Daily Health Headlines

What New Moms Need to Know About Pumping Breast Milk

👤by HealthDay 0 comments 🕔Monday, September 12th, 2016

SUNDAY, Sept. 11, 2016 (HealthDay News) -- Breast pumps can be a big help to new mothers, but women who use them need to keep safety in mind, the U.S. Food and Drug Administration says.

Unless breast pumps are designed for multiple users, renting or sharing them can be dangerous -- even with family and friends, the agency warns.

"Contaminated breast pumps could cause you and your baby to develop an infection," H. Paige Lewter said in an FDA news release. Lewter is an electrical engineer and device reviewer in the FDA's Obstetrics and Gynecology Devices branch.

Even if a used pump looks clean, it may still be unsafe. According to Dr. Michael Cummings, an FDA obstetrician-gynecologist, "Potentially infectious particles may survive in the breast pump and/or its accessories for a surprisingly long time."

If you do rent or share a multiple-user pump, you must have your own accessories kit -- usually including a milk container, breast-shield and tubing -- to avoid contamination, the FDA news release said.

Lewter explained that "multiple-user pumps are designed so that the breast milk can never touch the working parts of the pump that are shared. The only part of a multiple-user breast pump that you can safely share is the pump itself."

Never buy a used breast pump designed for single users. If you're not sure which pump or accessories to get, the FDA suggests talking to a health care professional with expertise in breast-feeding.

The agency also recommends cleaning and disinfecting your breast pump between uses. Consult the manufacturer's instructions for specific details on keeping it clean.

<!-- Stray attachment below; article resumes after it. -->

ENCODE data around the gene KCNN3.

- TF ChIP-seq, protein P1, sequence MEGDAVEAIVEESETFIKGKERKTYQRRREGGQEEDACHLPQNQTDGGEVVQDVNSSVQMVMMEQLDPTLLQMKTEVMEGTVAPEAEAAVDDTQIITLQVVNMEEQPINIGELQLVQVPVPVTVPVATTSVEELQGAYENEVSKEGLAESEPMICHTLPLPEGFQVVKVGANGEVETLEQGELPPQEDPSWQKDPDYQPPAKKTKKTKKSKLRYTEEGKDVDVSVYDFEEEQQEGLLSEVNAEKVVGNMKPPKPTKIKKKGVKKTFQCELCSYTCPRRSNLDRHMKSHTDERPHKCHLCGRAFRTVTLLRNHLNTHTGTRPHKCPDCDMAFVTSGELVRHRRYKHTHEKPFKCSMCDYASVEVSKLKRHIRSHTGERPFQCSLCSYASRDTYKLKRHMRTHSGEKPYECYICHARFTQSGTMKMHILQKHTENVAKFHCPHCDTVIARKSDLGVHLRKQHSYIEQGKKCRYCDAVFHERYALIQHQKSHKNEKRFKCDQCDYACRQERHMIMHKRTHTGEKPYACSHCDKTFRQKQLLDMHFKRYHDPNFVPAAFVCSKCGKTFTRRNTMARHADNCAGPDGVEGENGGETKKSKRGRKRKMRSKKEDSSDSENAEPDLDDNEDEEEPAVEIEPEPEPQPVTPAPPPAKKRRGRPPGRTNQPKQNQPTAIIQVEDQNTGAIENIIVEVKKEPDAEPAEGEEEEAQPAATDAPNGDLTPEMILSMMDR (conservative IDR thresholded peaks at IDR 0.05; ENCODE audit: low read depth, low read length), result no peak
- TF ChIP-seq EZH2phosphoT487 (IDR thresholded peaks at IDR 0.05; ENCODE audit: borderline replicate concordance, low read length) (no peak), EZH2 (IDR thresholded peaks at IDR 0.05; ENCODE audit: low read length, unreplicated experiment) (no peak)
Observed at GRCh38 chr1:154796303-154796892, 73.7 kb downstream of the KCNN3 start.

-- Robert Preidt

Article Credits / Source


HealthDay provides up to the minute breaking health news. Click here to view this full article from HealthDay.

SOURCE: U.S. Food and Drug Administration, news release

View More Articles From HealthDay 🌎View Article Website

Sponsored Product

Lunar Sleep for $1.95

Lunar Sleep for $1.95

People who have trouble sleeping typically have low levels of melatonin, so melatonin supplements seem like a logical fix for insomnia. There is a high demand for sleep aids, especially in the U.S. The National Health Interview Survey done in 2002, and again in 2007, found 1.6 million US adults were using complementary and alternative sleep aids for insomnia. Lunar Sleep was a top choice. Use Promo Code: Sleep2014 and only pay $1.95 S&H.

Get Lunar Sleep for $1.95

More Pediatrics / Healthy Kids Articles

Survival Tips for Holiday Road Trips

Survival Tips for Holiday Road Trips0

WEDNESDAY, Nov. 23, 2016 (HealthDay News) -- If you're among the millions of Americans planning to hit the highway over the Thanksgiving holiday, it's important to anticipate bumps in the road, according to a group dedicated to public education and ...

'Enthusiastic' Dads May Mean Less Troubled Kids: Study

'Enthusiastic' Dads May Mean Less Troubled Kids: Study0

TUESDAY, Nov. 22, 2016 (HealthDay News) -- While quality time spent with kids is always important, new research suggests it's a man's attitude that's key to raising happy children. The British study found that the babies of confident, ...

Keep Kids in Mind When Politics Intrude at Thanksgiving

Keep Kids in Mind When Politics Intrude at Thanksgiving0

WEDNESDAY, Nov. 23, 2016 (HealthDay News) -- This Thanksgiving, especially, political differences could spark dinner-table debates that quickly escalate. Two psychiatrists warn that these heated exchanges can harm kids who may overhear ...

Health Tip: Keep Kids Safe During the Holidays

Health Tip: Keep Kids Safe During the Holidays0

(HealthDay News) -- A host of new hazards for young children creep up during the holidays. Here are suggestions for parents and caregivers to help keep kids safe, courtesy of the U.S. Centers for Disease Control and Prevention: Supervise ...

TV Snack Ads Make Preschoolers Snack More: Study

TV Snack Ads Make Preschoolers Snack More: Study0

MONDAY, Nov. 21, 2016 (HealthDay News) -- Preschoolers who watched "Sesame Street" interrupted by TV ads for a salty snack food ended up eating more of that food soon after, a new study found. The finding suggests that "young children remain ...

View More Pediatrics / Healthy Kids Articles


Write a Comment

Your email address will not be published. Required fields are marked *

Our Mailing List

Subscribe to our mailing list to get the latest health news as it breaks!

Your information will not be shared with anyone!